Facebook, perhaps, underwent a major blow in its humanitarian initiative, Free Basics program. The platform designed to provide access to free basic internet services to people in developing countries all over the world, doesn’t seem to have hit the nail right on the head.
By supporting the Net Neutrality agenda, TRAI– Telecom Regulatory Authority of India, showed the exit door to Facebook’s program for free internet. After months of lobbying and debates, TRAI finally chopped off Free Basics from India yesterday. The free internet initiative was heavily advertised by Mark Zuckerberg and his social networking company as a method to provide a free internet facility to citizens of India.
On December 29, Facebook founder penned an op-Ed to leading Indian newspaper service The Times of India, arguing that his program is a simple societal service similar to primary education or free public health care initiatives. Partnered with Reliance, an Indian mobile service provider, Free Basics for India was designed to introduce the basic Internet facility in 3 dozen countries for free along with millions of people in India. The social networking giant has also been working on providing economical Wi-Fi facility to India’s rural villages.
Free Basics Banned: What Went Wrong?
The Indian supporters of Net Neutrality organized against Facebook’s Free Basics by sending over 800,000 emails to TRAI in April 2015 in one week in support of Net Neutrality. Following the backlash from the public, several major Indian conglomerates too backed out of signing the initiative offered by Facebook.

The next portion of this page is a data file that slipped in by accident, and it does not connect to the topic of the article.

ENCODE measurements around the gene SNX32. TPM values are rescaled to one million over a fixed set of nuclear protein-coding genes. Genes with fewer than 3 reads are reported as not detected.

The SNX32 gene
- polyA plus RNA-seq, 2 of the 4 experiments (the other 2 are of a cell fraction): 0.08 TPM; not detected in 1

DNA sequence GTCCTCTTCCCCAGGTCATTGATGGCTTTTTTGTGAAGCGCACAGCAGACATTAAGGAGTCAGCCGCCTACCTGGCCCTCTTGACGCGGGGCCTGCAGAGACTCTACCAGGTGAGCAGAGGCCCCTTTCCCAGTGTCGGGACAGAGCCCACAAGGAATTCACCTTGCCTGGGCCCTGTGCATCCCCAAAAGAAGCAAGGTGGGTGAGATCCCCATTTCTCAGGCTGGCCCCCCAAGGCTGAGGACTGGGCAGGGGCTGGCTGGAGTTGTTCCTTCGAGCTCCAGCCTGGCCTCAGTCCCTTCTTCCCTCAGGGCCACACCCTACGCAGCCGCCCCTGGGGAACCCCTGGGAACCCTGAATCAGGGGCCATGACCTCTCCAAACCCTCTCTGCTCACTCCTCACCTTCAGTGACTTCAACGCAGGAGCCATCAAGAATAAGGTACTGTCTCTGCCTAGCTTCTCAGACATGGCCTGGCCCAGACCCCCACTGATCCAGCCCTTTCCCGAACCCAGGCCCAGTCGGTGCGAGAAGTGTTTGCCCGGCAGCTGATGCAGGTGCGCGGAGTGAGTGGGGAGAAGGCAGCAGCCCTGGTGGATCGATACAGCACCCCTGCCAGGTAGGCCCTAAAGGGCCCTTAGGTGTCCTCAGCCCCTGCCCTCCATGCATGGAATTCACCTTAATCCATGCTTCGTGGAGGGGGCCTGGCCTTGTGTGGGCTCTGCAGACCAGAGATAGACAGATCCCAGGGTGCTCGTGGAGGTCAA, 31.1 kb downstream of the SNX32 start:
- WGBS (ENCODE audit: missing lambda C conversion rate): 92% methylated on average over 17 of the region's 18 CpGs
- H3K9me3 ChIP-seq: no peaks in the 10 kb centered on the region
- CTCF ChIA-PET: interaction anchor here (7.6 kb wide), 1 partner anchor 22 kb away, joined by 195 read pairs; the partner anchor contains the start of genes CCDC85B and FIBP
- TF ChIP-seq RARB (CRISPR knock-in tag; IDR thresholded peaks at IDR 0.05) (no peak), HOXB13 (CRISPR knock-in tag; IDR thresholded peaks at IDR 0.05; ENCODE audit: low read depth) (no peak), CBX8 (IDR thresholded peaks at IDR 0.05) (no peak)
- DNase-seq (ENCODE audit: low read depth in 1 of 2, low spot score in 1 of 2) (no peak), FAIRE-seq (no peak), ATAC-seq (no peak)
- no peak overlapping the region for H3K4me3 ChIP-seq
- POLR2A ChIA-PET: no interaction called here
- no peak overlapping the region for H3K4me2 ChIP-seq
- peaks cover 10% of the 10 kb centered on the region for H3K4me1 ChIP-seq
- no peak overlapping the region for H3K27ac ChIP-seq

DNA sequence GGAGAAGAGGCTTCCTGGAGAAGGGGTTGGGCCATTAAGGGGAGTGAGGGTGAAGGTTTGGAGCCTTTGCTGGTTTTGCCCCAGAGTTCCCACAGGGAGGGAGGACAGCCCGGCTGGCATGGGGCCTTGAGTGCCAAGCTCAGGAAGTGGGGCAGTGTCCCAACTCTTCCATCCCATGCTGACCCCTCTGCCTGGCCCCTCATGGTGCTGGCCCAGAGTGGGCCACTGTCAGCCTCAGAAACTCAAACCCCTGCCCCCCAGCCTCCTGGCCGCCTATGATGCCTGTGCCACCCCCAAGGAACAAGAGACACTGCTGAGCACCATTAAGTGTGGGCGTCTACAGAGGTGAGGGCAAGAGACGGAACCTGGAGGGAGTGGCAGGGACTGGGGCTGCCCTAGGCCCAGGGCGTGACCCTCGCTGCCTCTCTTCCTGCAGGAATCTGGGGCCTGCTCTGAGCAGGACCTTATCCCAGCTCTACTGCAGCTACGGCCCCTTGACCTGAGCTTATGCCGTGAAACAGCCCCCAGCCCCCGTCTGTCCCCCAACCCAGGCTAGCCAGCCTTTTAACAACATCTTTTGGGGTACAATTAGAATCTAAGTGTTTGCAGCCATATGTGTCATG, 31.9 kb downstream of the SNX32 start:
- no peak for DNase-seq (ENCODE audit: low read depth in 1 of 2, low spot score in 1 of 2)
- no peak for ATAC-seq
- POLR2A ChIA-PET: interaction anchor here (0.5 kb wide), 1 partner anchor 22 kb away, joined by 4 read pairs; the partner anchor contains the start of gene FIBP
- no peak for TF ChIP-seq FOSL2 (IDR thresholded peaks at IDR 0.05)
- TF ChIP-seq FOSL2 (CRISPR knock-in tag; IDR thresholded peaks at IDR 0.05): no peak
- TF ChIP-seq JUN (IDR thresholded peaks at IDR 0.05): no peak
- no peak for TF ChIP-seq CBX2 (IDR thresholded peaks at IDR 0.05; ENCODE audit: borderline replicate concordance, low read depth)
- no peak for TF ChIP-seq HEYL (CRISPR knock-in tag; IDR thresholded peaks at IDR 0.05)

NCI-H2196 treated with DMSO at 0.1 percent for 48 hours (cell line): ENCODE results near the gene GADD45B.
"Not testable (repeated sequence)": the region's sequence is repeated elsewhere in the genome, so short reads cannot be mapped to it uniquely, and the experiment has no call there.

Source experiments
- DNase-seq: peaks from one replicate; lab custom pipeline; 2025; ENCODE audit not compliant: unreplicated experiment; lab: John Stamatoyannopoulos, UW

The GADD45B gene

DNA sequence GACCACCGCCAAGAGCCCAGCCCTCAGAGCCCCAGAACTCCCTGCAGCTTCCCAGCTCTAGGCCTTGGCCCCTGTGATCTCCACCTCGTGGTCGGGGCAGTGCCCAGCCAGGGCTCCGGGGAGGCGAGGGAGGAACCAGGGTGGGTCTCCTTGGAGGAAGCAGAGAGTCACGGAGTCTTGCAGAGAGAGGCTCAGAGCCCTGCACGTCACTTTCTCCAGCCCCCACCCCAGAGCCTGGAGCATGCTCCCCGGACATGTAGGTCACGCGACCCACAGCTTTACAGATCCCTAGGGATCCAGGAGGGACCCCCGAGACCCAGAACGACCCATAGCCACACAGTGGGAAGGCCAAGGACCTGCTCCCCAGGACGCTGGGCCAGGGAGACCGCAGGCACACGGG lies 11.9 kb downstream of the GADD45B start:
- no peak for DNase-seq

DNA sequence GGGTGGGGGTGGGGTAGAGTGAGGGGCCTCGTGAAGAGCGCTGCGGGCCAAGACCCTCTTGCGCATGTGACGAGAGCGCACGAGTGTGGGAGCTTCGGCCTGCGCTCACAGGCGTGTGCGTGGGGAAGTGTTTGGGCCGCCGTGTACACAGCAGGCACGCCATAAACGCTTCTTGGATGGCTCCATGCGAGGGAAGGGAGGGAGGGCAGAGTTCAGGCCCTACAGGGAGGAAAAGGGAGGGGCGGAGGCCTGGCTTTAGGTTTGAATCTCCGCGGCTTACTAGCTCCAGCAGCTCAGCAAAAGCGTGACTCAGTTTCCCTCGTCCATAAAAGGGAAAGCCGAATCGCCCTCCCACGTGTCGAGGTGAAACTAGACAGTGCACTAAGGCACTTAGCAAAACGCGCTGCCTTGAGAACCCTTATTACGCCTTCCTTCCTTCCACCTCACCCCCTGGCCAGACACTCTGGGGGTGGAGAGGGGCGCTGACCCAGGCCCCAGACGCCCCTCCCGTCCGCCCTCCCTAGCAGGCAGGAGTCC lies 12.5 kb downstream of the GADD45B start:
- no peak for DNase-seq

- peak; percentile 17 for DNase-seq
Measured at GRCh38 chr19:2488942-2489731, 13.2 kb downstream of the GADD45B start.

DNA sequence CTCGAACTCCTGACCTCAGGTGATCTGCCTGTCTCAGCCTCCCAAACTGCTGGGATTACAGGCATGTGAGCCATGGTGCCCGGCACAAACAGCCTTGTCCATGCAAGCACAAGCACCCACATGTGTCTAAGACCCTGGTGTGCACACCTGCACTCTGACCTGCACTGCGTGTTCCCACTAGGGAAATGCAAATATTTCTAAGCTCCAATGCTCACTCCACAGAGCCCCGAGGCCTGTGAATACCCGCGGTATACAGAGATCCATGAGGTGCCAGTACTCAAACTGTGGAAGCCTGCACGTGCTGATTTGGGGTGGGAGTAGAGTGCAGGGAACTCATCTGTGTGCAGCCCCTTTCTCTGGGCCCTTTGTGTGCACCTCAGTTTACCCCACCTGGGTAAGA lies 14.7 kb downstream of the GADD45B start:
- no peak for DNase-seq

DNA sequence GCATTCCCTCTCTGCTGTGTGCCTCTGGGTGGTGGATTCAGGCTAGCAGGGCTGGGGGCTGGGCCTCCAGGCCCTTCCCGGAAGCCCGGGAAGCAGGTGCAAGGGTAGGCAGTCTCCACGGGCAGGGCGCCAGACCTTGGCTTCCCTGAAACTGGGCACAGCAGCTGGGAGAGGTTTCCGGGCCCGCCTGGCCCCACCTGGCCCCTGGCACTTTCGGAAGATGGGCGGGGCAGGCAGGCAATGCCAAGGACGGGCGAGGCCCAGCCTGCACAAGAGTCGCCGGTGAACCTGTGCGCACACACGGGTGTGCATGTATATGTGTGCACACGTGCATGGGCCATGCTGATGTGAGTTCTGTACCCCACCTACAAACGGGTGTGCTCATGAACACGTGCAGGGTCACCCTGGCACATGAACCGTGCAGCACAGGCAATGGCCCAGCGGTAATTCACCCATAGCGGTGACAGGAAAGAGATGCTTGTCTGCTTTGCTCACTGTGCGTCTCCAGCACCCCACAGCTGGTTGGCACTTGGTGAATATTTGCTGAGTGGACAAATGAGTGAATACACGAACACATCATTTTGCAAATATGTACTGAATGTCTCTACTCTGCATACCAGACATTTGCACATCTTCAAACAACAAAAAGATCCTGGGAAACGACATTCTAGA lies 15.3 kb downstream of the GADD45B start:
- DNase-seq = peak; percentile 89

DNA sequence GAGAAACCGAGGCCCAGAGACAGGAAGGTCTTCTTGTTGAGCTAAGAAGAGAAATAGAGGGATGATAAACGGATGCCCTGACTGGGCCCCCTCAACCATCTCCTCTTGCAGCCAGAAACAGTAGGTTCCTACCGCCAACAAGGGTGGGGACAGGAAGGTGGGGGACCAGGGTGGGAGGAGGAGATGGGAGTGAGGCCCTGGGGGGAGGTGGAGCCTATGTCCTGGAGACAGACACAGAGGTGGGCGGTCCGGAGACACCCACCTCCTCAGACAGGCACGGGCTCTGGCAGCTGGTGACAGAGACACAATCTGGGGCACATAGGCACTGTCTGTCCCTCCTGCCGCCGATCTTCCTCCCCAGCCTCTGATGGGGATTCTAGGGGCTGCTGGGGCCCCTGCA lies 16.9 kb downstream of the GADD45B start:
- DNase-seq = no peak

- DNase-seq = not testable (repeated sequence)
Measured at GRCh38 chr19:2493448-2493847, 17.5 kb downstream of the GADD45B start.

The activists for Net Neutrality aggressively ganged up against Facebook’s free basic internet initiative, arguing that it may steer fresh users of the Internet in India toward a vision of the Web, which will be a Facebook-centric one.
This practice where mobile service providers had to select certain services and websites over others known as ‘zero-rating’ has been a controversial matter in the United States as well, prominently due to ‘Binge-On’ program by T-Mobile, which allows playing an unlimited amount of data on selected streaming apps. Both Binge On and Free Basics services offer a few providers such as Reliance, T-Mobile, and Facebook the power to choose preferential management over others.
The TRAI too offered similar concerns as the Neutrality backers by saying that Facebook’s initiative can be a risky medium with regards to a long-term implementation, as it will block the user base from varied web platforms available across the internet.
What’s next for Free Basics?
Hours after the TRAI decision, founder of Facebook, Mark Zuckerberg said that his company is not planning to give up on India at all.
In his blog post on Facebook, he expressed his disappointment with TRAI’s decision. He said that they are committed to continuing their work on breaking down the hindrance to connectivity around the world including India.
Further, he wrote that connecting people in India is a very significant goal, which they are not going to give up, because over 1 billion Indians do not have the Internet access, and Facebook wants to connect them.
The Menlo Park-based tech giant confirms their plan to continue working until the internet is made accessible to everyone.
Not only Free Basics but various programs under the initiative Internet.org are transforming the lives of people globally, who have no access to the internet. Through various programs, over 19 million people based in 38 countries are now Internet-connected.
The entire scenario is an example of marketing and PR gone wrong. The tech giant failed to understand the core of Indian markets. In an effort of using its social media platform and resources to try to control the opinion of public, Zuckerberg-led Company trampled over the budding community of Indian technology, which has been asking for the same level of neutrality in internet that communities in Silicon Valley demands for.
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